A Guide to Dock LinesDock lines, also known as docking or mooring lines, provide a very important connection for boats – landing! Often the most overlooked equipment on a boat, having the appropriate type and lengths of dock lines on board will make your return from sea – and reconnection to terra firma - safe, efficient, and, most importantly, keep your boat where you docked it and away from other vessels.   

For boat renters, knowing some basic nautical terms, checking on-board dock lines, knowing how to properly use the lines, and learning basic dockside courtesies will keep your boat — and others — safe and free of dings and scrapes, or worse. Using time-tested techniques to securely dock your boat, under any weather or other condition will ensure that your boat is safe and secure and that other vessels and docking facilities are protected.      

Dock Line Diameter & Length 

Dock lines that match a boat’s length are important. Lines that are too short or not strong enough will not do the job; lines that are too long or too thick for deck fittings just get in the way. A good rule of thumb for sizing dock line is one-eighth inch of line diameter for every 9 feet of boat length. Regarding length, bow and stern lines should be about two-thirds of a boat's length; spring lines should equal the boat's length.  

The first thing to know about lines in general is this: aboard boats, most material that landlubbers would refer to as “rope” is called “line” by boaters. Using the right term will at least make you sound like a mariner! Below is a short glossary of some terms you should know, followed by suggestions and techniques that will help you dock like a pro:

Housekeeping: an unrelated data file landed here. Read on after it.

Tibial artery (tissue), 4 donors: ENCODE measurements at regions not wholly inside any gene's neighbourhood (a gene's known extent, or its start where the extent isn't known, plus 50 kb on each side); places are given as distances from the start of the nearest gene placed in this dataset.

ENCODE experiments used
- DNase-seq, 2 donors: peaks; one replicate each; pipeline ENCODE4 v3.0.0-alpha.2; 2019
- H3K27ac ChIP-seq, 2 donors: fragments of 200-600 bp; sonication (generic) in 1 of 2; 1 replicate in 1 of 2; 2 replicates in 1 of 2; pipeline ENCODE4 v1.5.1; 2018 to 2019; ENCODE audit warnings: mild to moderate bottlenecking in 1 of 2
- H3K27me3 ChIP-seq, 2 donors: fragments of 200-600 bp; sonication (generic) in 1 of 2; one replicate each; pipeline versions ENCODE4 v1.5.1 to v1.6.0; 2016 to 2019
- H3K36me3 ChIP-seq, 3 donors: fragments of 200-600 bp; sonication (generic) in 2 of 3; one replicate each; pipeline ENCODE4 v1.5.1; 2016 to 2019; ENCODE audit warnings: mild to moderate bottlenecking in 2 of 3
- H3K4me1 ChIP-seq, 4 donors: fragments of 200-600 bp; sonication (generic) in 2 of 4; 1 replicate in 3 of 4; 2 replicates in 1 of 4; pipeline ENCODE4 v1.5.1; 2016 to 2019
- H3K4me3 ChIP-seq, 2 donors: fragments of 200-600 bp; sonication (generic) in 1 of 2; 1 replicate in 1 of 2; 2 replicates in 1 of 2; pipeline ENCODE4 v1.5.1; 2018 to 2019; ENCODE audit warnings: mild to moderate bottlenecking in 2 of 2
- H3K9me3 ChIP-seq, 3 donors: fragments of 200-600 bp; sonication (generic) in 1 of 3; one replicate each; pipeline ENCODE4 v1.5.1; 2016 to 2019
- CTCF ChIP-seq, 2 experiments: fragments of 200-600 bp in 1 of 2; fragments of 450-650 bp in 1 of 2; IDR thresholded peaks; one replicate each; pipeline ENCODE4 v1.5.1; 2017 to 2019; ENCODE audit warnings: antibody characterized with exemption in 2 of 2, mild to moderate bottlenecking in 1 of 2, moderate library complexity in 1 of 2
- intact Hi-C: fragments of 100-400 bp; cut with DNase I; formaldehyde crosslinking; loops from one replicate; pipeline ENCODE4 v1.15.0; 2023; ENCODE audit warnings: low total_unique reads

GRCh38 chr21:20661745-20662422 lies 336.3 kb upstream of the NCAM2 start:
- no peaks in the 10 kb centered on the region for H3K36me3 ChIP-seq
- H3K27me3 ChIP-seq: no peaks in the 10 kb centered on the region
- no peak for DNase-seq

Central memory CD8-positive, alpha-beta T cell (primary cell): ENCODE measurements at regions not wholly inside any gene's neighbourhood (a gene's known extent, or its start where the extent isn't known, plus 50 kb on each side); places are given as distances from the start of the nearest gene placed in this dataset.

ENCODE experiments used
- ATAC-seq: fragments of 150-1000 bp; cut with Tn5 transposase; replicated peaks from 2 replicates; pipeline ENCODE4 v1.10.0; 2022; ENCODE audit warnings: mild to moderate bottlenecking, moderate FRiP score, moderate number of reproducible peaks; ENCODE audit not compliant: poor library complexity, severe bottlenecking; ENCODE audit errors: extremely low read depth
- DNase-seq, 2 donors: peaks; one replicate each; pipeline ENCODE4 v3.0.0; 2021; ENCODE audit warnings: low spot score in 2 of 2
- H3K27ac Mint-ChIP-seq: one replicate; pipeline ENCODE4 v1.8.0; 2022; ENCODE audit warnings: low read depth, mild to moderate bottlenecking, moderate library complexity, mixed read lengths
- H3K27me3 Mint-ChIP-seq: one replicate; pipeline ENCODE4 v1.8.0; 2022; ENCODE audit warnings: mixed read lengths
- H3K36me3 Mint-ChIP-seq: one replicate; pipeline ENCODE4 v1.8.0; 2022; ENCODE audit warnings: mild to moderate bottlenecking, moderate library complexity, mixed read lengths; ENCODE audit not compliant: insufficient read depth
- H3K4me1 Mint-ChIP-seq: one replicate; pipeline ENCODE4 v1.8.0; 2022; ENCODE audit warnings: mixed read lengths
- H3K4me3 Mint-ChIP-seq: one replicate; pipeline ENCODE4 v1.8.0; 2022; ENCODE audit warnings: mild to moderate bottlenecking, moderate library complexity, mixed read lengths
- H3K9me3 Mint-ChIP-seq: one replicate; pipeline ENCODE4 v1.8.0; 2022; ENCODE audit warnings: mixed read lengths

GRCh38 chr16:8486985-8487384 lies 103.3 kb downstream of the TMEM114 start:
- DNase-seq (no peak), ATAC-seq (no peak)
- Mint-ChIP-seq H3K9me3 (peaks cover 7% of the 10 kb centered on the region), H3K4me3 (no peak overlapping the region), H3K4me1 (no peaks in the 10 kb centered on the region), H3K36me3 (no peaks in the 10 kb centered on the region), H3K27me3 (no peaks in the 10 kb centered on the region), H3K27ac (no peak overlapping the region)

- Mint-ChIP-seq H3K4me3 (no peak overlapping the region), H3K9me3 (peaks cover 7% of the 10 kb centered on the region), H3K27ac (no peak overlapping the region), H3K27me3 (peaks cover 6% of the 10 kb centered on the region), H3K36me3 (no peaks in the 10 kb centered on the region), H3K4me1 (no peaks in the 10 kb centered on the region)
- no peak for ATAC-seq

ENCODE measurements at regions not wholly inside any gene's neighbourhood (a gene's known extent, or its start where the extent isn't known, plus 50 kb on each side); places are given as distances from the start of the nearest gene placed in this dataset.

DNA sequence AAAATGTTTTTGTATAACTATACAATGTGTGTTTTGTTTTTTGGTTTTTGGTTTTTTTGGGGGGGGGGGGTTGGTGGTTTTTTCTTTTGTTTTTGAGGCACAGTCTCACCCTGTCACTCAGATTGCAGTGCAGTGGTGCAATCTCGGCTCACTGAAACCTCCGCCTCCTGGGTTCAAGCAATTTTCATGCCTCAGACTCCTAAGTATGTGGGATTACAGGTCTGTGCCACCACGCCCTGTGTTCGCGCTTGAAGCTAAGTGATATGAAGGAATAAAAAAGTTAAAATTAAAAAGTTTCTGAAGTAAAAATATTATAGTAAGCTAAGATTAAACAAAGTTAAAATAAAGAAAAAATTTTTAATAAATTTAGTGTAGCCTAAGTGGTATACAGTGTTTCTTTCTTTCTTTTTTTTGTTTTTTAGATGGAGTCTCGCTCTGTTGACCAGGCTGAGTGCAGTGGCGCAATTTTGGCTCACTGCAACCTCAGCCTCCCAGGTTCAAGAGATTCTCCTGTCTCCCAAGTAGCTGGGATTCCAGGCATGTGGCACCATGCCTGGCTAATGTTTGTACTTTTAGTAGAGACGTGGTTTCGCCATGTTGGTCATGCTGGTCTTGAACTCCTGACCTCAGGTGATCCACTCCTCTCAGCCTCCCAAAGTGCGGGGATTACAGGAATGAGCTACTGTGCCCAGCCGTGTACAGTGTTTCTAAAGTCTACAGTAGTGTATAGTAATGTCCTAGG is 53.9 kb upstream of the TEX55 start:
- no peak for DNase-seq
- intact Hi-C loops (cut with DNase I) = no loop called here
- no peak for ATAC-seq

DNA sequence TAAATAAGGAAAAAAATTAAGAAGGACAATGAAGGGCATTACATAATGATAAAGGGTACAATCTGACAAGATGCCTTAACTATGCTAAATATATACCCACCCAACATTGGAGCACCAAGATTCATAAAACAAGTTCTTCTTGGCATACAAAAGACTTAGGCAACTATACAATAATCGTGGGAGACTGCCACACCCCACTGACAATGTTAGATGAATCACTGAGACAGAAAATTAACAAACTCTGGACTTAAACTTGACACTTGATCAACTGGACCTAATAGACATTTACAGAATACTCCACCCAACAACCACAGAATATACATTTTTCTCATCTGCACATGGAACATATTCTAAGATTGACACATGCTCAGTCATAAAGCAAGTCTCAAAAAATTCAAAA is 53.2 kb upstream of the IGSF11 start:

Bollard: A short, heavy post at the edge of a pier onto which dock lines are tied.

Bow line/stern line: A docking line leading from the bow or stern. 

Chafe: The damage caused on lines by contact with wood, steel, or concrete on docks, piers, bollards, chocks, or cleats. Chafing is reduced by using material (called chafing gear) like garden hose to protect lines from abrasion.  

Chock: A metal fitting on a vessel through with docking or anchor lines are led. 

Cleat: An anvil-shaped fitting to which lines are made fast.  

Eye: A permanent or temporary loop in at least one end of a line, made by splicing strands of the line in and out of itself.

Fender: A cushion placed between boats and docks to prevent hull damage.

Heaving line: A light line with a weighted end to which a larger line is attached, used to throw the larger line to a dock or another vessel.

Pier: A structure extending from land out over water, used for landing vessels.  

Spring line: A line running to the dock forward from a boat’s stern, or aft from the bow; relieves tension on bow/stern lines and prevents a boat from surging fore and aft.

Before getting underway, ensure that docking lines are aboard and that they are free of chafe, kinks, mold, mildew, dry rot, or excessive fading. Nylon lines are best for docking because they are lightweight, offer superior strength and stretch, and are easy to handle.